Iraq’s second largest city, Mosul, has been reduced to rubble. It has finally been snatched back from Daesh after months of merciless bombardment by the US-led coalition, and a massive ground war.
But “victory” is hardly the term to describe this moment. Mosul, once Iraq’s cultural jewel and model of co-existence, is now a “city of corpses,” as described by a journalist who walked through the ruins.
“You’ve probably heard of thousands killed, the civilian suffering,” Murad Gazdiev said. “What you likely haven’t heard of is the smell. It’s nauseating, repulsive, and it’s everywhere — the smell of rotting bodies.”
Actually, the “smell of rotting bodies” can be found everywhere that Daesh has been defeated. The group that once declared a “caliphate” in Iraq and Syria in 2014, and was left to expand in all directions, is now being rapidly vanquished.
One wonders how a small group, itself a spawn of other equally notorious groups, could have declared, expanded and sustained a “state” for years, in a region rife with foreign armies, militias and the world’s most powerful intelligence agencies?
But is such a question now irrelevant, considering that Daesh is finally being routed?
Well, this is what almost everyone seems to agree on; even political and military rivals are openly united on the subject.
Aside from Mosul in Iraq, Daesh has also been defeated in its stronghold in Raqqa, in the east of Syria. Those who survived those battles are now holed up in DeirEzzor, which promises to be their last major conflict. Daesh militants are also being flushed out of the western Qalamoun region on the Syria-Lebanon border. Even the open desert is no longer safe. There is heavy fighting in the Badiya desert, which extends from central Syria to the borders of Iraq and Jordan.
Brett McGurk, US special envoy for the coalition against Daesh, speaks with confidence about its demise. Daesh forces are “fighting for their life, block-by-block,” he said in a TV interview, and the militant group had lost nearly 80 percent of areas it formerly controlled in Iraq since its peak in 2014, and nearly 60 percent in Syria.
Unsurprisingly, US officials and media mostly emphasize military gains they attribute to US-led forces and ignore all others, while Russian-led allies are doing just the opposite.
But aside from the humanitarian tragedies associated with these victories, none of the parties involved has taken any responsibility for the rise of Daesh in the first place. They have to, and not only as a matter of moral accountability. Without understanding and confronting the reasons behind the rise of Daesh, its fall will only spawn another group with an equally nefarious, despairing and violent vision.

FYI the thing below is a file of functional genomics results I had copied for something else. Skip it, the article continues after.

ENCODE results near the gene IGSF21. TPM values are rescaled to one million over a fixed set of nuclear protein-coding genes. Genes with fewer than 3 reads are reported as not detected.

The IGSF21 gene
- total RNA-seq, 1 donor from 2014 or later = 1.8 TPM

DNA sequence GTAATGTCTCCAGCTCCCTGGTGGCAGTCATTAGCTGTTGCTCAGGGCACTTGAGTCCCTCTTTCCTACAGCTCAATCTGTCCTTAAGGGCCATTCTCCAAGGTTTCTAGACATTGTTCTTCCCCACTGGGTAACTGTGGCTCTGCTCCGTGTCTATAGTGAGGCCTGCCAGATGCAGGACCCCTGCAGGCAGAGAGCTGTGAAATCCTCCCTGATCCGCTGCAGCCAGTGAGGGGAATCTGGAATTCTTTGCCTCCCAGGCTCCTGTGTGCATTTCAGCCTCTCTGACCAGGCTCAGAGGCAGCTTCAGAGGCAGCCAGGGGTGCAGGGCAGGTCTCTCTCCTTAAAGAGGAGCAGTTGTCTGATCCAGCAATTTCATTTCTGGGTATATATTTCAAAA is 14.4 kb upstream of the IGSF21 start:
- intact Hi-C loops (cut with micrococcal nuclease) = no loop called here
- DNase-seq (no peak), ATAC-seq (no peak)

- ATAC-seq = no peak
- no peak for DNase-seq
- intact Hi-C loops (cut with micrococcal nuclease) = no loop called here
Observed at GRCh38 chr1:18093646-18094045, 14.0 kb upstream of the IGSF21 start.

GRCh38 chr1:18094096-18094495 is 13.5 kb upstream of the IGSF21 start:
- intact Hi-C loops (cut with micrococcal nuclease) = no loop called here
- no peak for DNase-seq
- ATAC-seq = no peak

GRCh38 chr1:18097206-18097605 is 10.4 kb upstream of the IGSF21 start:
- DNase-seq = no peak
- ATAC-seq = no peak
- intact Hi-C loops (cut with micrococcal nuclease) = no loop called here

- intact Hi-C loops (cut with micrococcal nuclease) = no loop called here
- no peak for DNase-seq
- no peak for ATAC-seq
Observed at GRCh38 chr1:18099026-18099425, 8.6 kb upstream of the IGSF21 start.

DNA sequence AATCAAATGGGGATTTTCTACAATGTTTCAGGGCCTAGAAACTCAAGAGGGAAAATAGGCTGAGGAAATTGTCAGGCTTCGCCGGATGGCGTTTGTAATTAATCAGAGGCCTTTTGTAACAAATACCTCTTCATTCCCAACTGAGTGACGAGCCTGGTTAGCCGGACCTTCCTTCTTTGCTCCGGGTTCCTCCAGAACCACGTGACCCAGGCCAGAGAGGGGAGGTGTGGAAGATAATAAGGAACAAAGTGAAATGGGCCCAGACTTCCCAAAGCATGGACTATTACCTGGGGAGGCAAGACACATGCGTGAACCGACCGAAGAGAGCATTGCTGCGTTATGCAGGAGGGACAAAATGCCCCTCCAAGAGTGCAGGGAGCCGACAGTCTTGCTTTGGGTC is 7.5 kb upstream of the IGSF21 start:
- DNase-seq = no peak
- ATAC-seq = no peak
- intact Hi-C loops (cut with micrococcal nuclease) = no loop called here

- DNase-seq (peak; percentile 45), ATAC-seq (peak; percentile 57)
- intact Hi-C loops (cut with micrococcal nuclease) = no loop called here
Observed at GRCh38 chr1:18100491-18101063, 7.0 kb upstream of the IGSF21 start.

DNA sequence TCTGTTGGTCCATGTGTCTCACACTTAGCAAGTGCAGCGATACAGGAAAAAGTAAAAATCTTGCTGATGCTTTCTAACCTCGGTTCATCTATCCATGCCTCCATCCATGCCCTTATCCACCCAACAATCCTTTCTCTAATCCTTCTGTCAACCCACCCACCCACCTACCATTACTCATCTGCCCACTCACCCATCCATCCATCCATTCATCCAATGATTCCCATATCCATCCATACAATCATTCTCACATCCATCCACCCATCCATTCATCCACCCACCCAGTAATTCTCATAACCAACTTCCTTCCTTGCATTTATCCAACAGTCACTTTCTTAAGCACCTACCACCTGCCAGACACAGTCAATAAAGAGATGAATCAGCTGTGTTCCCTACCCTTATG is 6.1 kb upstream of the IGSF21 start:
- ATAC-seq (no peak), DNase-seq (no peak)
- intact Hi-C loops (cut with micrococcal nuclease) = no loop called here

Analysts who have tried to deconstruct the roots of Daesh unwisely confront its ideological influences without paying the slightest heed to the political reality from which it came.
Whether Daesh, Al-Qaeda or any other, such groups are typically born and reborn in places suffering from the same, chronic ailments: weak and corrupt government, foreign invasion, military occupation and state terror.
Terrorism is the by-product of brutality and humiliation, regardless of the source, but is most pronounced when that source is a foreign one. Unless these factors are genuinely addressed, there can be no end to terrorism.
It is no accident that Daesh was molded, and thrived, in places such as Iraq, Syria, Libya and the Sinai. Many of those who answered its call also emerged from communities that suffered the cruelty of merciless Arab regimes, or neglect, hate and alienation in western societies.
The reason that many refuse to acknowledge this fact — and would fight tooth and nail to discredit it — is that an admission of guilt would make many responsible for the creation of the very terrorism they claim to fight.
Those who blame Islam are not simply ignorant, but many are also guided by sinister agendas. Their mindless notion of blaming religion is as foolish as George W. Bush’s “war on terror.”
Wholesale, uninformed judgments can only prolong conflict. They also prevent us from confronting specific and clearly obvious links, for example between Al-Qaeda’s rise in Iraq and the US invasion; between the rise of the sectarian brand of Al-Qaeda under Abu Musab Al-Zarqawi and the sectarian division of that country under the US administrator in Iraq, Paul Bremer, and his allies in the Shia-led government in Baghdad.
It should have been clear from the start that Daesh, as notoriously violent as it is, was a symptom, not the cause. It is only three years old. Foreign occupation and war in the region predates it by many years.
Although we were told — by Daesh itself, but also media pundits — that Daesh was here to stay, it turned out to be but a passing phase in a long, ugly montage, rife with violence and bereft of both morality and the intellectual courage to examine the true roots of violence.
It is likely that the victory will be short-lived. The group will surely develop a new strategy or further mutate. History has taught us that much.
It is also likely that those who are proudly taking credit for systematically and efficiently annihilating the group — along with whole cities — will not pause for a moment to think of what they must do differently to prevent a new Daesh from rising from the ashes of the old.
Strangely, the “US-led Global Coalition” seems to have access to the firepower needed to turn cities into rubble, but not the wisdom to understand that unchecked violence inspires nothing but violence; and that state terror, foreign interventions and the collective humiliation of entire nations are all the necessary ingredients to start the bloodbath all over again.